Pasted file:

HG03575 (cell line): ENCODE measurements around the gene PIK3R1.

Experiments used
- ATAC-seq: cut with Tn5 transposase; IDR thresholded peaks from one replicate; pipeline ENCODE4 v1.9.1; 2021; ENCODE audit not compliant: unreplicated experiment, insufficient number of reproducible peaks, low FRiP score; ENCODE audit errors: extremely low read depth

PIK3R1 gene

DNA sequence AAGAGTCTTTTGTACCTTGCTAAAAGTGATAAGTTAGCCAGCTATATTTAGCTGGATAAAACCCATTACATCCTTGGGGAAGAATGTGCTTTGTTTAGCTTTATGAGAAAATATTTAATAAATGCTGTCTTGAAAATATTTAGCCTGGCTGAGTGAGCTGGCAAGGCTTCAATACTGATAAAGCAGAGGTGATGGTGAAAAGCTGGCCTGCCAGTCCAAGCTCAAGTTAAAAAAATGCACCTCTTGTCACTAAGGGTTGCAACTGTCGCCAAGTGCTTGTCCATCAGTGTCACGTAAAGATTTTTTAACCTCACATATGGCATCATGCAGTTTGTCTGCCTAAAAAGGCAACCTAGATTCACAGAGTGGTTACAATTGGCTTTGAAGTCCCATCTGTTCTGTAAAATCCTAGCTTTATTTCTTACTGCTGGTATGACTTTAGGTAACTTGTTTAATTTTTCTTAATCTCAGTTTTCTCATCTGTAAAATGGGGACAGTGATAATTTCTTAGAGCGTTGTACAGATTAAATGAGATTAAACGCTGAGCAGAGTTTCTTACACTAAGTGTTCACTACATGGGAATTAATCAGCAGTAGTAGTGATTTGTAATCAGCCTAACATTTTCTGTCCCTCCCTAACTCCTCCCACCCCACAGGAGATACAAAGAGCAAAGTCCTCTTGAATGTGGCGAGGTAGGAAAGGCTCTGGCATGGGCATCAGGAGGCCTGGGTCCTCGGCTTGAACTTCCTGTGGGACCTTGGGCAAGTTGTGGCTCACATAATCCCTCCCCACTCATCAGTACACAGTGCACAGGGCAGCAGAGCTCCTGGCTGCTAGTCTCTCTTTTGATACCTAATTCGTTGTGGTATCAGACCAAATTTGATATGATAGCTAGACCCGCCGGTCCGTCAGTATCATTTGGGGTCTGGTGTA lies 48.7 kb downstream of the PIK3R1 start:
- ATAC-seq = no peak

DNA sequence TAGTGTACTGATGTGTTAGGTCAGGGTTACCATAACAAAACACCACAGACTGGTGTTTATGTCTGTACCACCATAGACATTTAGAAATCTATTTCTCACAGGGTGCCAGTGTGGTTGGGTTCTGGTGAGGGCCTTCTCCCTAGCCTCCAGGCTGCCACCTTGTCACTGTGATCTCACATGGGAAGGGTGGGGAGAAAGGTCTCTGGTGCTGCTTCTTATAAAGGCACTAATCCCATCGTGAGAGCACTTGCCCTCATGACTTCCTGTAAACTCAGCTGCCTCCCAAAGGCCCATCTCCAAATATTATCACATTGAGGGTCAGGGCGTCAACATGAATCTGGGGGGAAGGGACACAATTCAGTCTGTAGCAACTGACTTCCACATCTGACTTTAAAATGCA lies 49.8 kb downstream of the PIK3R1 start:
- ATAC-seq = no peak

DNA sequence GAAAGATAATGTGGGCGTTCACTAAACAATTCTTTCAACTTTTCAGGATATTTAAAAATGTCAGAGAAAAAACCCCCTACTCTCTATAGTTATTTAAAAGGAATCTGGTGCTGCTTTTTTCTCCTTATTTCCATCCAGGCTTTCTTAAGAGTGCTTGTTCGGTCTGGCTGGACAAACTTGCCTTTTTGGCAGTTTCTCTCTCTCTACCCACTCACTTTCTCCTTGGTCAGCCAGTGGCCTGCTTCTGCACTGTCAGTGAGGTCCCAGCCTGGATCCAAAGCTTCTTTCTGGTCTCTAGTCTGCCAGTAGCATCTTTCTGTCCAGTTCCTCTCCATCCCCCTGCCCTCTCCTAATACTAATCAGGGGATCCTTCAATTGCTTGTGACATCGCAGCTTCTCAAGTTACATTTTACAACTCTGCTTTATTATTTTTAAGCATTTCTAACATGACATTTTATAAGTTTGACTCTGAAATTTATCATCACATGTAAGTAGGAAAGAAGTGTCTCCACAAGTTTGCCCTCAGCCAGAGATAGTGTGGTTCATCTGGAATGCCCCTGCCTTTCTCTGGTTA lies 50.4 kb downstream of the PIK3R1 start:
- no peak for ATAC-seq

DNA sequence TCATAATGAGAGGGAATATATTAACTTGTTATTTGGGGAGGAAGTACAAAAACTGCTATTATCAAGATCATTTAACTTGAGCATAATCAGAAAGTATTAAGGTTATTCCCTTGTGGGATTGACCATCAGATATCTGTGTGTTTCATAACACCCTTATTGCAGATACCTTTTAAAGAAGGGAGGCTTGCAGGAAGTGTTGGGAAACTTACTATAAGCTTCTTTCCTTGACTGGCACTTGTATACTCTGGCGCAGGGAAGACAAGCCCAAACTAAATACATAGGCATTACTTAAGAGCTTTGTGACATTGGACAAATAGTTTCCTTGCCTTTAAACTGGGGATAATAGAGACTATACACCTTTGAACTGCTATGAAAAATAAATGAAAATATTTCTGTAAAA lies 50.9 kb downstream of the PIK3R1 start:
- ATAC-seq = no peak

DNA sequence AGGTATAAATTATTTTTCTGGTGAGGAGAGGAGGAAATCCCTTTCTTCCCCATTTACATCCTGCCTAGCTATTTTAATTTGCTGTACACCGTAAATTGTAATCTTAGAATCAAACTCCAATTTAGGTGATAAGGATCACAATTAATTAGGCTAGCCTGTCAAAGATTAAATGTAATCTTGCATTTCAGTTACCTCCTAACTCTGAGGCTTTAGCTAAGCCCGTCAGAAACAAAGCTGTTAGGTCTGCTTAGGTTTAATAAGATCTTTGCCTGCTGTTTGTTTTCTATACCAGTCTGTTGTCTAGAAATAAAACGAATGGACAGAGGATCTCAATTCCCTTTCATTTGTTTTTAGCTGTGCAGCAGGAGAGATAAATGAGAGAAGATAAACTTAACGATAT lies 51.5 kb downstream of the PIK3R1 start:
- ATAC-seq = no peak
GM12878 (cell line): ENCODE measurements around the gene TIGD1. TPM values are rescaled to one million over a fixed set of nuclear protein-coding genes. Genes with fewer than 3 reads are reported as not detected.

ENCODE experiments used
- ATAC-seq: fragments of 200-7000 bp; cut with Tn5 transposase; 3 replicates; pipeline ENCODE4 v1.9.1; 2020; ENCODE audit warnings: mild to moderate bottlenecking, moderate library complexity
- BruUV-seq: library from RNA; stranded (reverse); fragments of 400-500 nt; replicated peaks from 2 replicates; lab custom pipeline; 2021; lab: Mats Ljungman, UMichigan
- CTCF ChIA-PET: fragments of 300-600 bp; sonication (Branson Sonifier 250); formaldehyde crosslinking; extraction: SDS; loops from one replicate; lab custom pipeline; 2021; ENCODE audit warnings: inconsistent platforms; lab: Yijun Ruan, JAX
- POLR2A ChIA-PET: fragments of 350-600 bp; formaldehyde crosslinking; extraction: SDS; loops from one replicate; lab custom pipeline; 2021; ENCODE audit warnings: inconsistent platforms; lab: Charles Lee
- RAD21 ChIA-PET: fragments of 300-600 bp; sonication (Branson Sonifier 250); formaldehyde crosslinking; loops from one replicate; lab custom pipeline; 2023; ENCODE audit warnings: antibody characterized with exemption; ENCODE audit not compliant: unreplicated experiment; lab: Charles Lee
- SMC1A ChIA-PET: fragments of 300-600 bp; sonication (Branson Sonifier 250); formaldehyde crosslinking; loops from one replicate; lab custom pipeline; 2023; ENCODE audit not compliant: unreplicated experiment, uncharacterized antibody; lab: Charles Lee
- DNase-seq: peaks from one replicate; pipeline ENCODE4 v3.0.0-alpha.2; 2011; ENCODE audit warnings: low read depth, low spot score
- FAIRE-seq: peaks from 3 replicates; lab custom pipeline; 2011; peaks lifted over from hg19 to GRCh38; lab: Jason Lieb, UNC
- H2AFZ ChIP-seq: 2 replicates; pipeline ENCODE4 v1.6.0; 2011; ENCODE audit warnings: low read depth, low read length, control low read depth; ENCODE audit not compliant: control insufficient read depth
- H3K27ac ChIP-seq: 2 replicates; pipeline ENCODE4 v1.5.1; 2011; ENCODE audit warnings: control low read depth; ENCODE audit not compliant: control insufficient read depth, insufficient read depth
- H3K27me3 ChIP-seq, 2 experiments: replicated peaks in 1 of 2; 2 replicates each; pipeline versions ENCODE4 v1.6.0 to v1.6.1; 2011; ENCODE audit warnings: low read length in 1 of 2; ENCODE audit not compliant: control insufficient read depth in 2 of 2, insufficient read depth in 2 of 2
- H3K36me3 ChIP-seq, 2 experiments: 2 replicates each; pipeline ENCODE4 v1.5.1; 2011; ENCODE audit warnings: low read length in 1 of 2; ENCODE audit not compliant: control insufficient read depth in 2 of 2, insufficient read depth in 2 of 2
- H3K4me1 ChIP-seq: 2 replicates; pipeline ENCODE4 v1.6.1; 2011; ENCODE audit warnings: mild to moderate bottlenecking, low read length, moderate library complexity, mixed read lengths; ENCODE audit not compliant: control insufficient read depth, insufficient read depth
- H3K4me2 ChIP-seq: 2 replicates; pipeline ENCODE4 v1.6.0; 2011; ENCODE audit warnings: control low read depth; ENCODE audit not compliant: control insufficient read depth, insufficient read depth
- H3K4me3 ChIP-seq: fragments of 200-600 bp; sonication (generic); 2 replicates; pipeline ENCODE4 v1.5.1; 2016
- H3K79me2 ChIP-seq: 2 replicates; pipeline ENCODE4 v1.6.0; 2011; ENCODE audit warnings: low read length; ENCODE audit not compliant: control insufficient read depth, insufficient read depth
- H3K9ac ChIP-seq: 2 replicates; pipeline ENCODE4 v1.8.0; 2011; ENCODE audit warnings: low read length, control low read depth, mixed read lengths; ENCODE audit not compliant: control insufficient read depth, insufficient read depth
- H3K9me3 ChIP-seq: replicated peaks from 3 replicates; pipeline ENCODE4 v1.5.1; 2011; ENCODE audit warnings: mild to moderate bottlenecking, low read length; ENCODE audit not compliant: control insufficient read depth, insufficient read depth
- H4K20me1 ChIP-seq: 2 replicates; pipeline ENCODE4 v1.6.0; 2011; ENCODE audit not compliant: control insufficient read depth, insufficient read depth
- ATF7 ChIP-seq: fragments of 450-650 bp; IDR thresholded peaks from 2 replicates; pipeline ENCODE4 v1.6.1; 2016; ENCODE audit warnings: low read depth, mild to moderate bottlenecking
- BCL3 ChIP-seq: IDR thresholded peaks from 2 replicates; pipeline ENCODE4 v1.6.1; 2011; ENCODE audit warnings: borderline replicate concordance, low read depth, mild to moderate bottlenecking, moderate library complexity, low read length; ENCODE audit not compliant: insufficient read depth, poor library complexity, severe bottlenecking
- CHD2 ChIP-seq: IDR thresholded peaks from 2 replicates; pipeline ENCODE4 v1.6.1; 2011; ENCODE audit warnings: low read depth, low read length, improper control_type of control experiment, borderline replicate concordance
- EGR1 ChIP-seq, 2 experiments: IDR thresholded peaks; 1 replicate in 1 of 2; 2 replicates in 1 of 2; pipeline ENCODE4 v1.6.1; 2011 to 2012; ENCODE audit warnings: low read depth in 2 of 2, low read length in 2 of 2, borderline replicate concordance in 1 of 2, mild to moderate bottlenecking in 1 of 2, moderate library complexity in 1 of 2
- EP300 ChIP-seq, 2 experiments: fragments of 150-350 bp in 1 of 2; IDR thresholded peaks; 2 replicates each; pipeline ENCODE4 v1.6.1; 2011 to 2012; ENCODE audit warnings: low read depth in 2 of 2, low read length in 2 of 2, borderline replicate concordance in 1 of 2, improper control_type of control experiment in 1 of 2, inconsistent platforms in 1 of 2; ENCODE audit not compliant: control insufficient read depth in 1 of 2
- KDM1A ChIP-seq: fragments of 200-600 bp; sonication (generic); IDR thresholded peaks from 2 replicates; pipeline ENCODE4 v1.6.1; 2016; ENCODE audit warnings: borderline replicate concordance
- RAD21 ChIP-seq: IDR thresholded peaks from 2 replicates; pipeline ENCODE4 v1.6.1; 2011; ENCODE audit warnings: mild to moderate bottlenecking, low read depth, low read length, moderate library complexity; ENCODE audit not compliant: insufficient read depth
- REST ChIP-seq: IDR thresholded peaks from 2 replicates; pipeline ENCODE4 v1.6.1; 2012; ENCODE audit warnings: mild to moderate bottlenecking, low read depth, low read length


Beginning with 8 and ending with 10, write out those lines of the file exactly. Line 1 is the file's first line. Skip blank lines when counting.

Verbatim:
- ATAC-seq = no peak

DNA sequence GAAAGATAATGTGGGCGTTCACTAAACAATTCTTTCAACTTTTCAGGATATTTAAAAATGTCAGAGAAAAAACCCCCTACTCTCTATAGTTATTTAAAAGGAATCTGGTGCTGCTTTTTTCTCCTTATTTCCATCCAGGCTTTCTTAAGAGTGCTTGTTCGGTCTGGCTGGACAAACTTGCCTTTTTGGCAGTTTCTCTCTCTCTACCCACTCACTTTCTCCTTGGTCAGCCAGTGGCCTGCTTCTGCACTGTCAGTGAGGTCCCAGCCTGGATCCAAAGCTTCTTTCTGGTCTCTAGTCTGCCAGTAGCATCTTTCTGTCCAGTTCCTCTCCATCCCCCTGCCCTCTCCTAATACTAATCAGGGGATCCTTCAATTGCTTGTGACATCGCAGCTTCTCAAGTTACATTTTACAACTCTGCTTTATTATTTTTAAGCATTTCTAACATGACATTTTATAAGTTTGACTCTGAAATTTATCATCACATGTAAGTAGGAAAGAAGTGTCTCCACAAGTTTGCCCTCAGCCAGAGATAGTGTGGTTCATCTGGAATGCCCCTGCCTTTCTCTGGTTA lies 50.4 kb downstream of the PIK3R1 start:
- no peak for ATAC-seq